July 20, 2016
Securities regulators in Ontario and British Columbia are holding joint hearings today to consider whether private placements can be used by companies as a defensive tactic against unsolicited takeover bids. The hearings pertain specifically to a proposed private placement offering by Vancouver-based junior miner Dolly Varden Silver Corp. which recently became the target of an unsolicited takeover bid by Idaho-based Hecla Mining Co. The rulings will be the first since changes to Canadian takeover rules in May that require unsolicited bids to stay open for at least 105 days.
Partner and co-head of Torys M&A practice John Emanoilidis was asked for his insight by the Financial Post. Below are excerpts from the article.
M&A lawyers across the country are watching the Hecla challenge closely to see if private placements can emerge as an effective defensive tactic, says John Emanoilidis, co-head of the M&A practice at Torys LLP in Toronto.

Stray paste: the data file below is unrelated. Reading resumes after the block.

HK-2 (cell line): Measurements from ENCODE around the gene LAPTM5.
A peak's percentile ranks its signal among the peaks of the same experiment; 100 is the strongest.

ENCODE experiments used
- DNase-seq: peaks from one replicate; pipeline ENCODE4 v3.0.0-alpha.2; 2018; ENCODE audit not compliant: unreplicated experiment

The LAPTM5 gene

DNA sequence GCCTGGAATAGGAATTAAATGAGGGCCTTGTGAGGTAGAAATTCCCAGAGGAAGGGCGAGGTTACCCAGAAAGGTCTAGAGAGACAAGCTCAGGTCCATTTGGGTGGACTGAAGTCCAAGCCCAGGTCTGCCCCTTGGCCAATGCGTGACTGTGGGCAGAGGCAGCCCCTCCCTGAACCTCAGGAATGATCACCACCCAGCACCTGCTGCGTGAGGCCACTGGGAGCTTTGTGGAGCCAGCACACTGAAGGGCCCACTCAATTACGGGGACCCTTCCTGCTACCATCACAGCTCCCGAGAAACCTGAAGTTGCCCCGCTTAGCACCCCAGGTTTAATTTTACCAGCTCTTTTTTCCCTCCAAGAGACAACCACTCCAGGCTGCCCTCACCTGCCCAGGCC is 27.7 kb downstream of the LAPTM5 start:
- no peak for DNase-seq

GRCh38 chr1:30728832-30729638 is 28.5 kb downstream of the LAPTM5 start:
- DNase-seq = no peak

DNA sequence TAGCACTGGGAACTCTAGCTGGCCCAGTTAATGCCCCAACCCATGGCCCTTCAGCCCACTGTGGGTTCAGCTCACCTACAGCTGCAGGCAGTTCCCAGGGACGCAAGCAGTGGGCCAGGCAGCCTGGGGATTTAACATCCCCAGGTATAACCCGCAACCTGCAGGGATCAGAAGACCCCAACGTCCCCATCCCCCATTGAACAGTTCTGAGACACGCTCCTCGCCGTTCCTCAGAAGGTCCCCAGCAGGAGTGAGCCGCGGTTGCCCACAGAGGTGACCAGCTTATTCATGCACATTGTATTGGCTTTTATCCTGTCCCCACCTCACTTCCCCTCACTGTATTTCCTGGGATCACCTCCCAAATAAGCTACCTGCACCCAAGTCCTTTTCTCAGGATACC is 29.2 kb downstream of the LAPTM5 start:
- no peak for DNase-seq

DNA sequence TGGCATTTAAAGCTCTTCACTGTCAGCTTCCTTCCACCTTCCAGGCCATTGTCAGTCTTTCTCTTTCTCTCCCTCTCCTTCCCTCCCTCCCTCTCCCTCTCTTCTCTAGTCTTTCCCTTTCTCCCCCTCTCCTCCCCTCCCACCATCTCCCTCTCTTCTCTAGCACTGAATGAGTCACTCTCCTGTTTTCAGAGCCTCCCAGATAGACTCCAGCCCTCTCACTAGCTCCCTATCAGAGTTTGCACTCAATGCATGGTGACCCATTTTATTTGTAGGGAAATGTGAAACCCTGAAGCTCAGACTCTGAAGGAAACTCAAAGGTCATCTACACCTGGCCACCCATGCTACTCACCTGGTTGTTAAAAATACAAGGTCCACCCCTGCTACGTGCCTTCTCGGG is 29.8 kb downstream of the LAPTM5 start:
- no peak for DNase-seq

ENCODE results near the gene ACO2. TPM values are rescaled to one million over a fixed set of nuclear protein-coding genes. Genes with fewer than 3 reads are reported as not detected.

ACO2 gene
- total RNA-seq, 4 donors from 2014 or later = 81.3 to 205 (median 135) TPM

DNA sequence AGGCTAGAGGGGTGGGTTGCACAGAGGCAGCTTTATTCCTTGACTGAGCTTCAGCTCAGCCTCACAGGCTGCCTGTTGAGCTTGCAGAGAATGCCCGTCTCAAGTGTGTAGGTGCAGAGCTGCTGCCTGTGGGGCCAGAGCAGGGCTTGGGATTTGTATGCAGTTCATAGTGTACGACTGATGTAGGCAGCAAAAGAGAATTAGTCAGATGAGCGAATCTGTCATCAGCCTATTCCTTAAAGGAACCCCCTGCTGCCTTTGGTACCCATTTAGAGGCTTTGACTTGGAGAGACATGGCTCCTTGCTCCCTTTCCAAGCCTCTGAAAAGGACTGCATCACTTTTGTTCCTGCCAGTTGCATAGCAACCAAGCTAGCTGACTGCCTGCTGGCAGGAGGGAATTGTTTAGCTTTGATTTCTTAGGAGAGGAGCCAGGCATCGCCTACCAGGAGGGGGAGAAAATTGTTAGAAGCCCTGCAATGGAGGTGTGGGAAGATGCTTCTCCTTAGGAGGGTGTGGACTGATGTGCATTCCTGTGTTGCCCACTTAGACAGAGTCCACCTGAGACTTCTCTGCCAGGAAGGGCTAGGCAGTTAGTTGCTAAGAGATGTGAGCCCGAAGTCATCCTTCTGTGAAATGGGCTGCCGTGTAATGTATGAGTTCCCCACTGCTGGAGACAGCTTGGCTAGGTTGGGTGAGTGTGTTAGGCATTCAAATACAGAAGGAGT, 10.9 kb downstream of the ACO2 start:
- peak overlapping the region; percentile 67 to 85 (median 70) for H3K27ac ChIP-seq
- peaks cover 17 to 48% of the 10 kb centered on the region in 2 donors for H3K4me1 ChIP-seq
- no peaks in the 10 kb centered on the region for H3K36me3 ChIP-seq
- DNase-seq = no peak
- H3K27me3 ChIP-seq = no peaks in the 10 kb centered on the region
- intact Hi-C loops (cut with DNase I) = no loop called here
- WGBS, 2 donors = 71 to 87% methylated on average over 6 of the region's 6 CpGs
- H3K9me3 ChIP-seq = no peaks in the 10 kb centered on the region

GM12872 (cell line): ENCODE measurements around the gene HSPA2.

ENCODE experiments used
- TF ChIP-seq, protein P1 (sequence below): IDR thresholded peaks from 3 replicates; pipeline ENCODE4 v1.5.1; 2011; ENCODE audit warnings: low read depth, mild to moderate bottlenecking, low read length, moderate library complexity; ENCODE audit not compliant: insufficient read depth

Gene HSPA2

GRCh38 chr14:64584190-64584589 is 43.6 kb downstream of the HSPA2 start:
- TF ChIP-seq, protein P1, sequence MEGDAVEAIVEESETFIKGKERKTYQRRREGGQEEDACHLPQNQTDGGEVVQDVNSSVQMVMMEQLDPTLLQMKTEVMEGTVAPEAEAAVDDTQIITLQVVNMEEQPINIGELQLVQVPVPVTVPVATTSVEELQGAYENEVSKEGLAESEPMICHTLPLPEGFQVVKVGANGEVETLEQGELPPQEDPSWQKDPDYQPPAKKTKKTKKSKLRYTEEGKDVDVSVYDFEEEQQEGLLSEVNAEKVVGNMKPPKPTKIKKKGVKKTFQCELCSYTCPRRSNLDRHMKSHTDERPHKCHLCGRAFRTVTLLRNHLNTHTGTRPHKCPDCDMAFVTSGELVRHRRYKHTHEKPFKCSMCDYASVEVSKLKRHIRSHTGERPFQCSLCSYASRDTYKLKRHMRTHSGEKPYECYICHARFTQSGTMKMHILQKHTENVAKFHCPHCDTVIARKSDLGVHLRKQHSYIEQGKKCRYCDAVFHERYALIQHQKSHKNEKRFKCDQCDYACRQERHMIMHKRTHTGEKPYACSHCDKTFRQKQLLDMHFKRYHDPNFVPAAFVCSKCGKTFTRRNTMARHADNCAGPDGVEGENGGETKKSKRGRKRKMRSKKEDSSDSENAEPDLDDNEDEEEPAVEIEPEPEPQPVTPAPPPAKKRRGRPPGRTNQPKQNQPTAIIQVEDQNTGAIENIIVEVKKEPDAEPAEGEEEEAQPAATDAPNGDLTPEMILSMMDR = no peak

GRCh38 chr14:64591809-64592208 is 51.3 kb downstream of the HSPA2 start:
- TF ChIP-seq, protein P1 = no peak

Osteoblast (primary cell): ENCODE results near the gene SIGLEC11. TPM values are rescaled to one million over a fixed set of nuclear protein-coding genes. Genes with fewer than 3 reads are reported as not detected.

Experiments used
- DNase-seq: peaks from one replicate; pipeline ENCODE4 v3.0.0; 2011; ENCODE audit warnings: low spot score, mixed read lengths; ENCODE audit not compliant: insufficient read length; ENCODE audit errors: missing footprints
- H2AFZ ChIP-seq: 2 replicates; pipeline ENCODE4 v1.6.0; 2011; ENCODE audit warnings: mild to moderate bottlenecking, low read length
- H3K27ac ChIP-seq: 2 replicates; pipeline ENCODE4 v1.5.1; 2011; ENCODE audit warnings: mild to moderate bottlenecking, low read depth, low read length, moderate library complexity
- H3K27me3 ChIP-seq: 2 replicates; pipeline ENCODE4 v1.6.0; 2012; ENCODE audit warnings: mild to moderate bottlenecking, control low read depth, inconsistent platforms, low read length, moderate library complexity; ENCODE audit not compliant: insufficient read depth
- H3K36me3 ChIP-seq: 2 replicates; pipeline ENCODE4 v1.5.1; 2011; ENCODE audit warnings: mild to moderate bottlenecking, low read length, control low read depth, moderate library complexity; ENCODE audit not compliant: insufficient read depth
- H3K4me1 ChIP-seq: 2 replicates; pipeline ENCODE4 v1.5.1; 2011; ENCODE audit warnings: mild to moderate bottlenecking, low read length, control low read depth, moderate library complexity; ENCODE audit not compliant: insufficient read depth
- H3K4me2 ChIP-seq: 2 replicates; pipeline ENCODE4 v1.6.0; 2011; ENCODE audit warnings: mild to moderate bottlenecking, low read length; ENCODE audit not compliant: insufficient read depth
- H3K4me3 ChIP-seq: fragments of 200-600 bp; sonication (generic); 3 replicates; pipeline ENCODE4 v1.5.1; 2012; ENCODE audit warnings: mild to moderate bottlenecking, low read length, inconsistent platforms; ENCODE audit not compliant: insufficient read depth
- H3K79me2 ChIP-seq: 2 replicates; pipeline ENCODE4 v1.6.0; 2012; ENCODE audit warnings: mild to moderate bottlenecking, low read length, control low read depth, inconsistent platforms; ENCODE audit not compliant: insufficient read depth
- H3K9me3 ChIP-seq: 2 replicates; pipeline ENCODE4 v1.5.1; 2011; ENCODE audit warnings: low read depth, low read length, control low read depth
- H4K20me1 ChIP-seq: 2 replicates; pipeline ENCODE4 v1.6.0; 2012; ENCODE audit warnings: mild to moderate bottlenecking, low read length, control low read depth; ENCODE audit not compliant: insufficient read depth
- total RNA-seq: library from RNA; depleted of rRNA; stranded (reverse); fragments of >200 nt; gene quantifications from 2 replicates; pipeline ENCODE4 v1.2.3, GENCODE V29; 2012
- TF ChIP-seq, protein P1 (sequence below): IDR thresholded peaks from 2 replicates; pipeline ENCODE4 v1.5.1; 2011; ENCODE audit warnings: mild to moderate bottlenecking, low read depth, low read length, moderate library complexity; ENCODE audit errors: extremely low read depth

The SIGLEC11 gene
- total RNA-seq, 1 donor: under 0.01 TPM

“Boards haven’t had to use private placements as a possible defensive tactic because they had poison pills available to them,” Emanoilidis said. “It will be useful to have the commissions articulate a policy on the appropriate use of private placements in the context of a hostile bid.”
“The regulators knew when they reformulated the takeover regime that they would have to clarify their position on defensive tactics,” Emanoilidis said. “They didn’t update the defensive tactics policy at the time they put out the new rule.”
To read the full article in the Financial Post, click here.
For further insight on Canada’s new takeover bid regime, see our bulletin of February 25, 2016.